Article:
Inflation front and center in 2022
One critical issue predicted to face not just Egypt, but the world economy, in 2022 is inflation.
“The talk of the day, the talk of the week, and perhaps even the talk of the next year is going to be inflation and how we are handling it,” affirmed Mohieldin. “There is a tricky balance between growth and inflation. If you’re tightening inflation fast and hard, you may compromise recovery.. You may end up compromising recovery and also not solving the problem of inflation.”
Egypt, on the other hand, is projected to have its inflation levels to be within the target of its central bank for the coming year, which is 7 percent plus or minus two, explained Mohieldin. This is feasible due to the fiscal balance that has been improving since the reform journey took off in 2016. In order to maintain this upward swing and keep inflation within target, it is important to maintain ‘control of budget deficit, maintaining primary surplus, improving the capacity of the tax department and public revenue, and enhancing growth.’
Inflation in Egypt in 2022 projected to be within target
Economic growth in Egypt for 2022 is projected to reach 5.4%, which follows Egypt’s ability to be one of a handful of countries to achieve positive growth in 2020. “Egypt was among the very, very few countries that managed to have positive growth last year and continue to do so this year,” said Mohieldin. “For the current fiscal year, Egypt’s growth is projected to be 5.4%.”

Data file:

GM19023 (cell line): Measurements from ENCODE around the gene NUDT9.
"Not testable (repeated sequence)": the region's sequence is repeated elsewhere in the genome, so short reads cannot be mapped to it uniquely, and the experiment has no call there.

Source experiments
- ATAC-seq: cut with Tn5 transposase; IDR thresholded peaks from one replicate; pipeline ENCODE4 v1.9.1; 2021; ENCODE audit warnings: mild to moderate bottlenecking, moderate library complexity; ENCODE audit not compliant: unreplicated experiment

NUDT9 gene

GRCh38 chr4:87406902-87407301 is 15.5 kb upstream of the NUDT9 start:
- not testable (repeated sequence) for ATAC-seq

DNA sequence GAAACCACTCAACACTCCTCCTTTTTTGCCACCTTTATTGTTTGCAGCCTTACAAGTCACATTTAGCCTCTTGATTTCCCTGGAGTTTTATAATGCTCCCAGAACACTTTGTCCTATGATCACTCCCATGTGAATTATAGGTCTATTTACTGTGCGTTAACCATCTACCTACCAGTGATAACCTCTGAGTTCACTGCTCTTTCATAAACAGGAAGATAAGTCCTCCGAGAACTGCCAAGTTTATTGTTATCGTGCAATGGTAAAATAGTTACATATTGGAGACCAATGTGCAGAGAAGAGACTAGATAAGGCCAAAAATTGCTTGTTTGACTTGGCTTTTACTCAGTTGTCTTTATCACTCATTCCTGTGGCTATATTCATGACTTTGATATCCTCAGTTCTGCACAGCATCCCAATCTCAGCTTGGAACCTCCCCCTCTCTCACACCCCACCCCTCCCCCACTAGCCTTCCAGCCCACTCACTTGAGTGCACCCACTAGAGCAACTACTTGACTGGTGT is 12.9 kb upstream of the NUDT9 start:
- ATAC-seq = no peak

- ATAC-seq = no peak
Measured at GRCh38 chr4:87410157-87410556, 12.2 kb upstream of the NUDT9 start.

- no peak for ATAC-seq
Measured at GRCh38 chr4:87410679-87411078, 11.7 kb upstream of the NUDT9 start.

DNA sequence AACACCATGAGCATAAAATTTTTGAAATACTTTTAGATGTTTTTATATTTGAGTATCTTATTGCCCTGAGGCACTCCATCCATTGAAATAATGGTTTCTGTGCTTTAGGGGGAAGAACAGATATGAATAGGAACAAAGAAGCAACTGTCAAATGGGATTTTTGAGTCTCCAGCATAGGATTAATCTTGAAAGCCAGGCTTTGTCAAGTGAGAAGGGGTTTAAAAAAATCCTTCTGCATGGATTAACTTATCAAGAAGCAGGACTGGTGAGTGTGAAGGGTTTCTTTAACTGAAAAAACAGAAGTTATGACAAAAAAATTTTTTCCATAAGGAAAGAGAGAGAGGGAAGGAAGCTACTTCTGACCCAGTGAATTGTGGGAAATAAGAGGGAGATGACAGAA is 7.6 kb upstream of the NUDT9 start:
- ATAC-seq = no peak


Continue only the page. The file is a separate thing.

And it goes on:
Investments and GDP
Though Egypt had become over the last few years Africa’s biggest investment destination, a worrying indicator is that its total investment to GDP ratio remains relatively modest. This indicator is crucial when determining how a country’s investment levels are faring.
In the 1980s, the total investments to the GDP ratio was well above 30 percent, fluctuating over the years since then, reaching a low point of below 10 percent in the years following the 2011 revolution, and recently beginning its rebounding journey, approaching 20 percent in 2020. Granted, it’s a good achievement, however, it needs to be further boosted, commented Mohieldin.
Egypt is Africa’s current biggest investment destination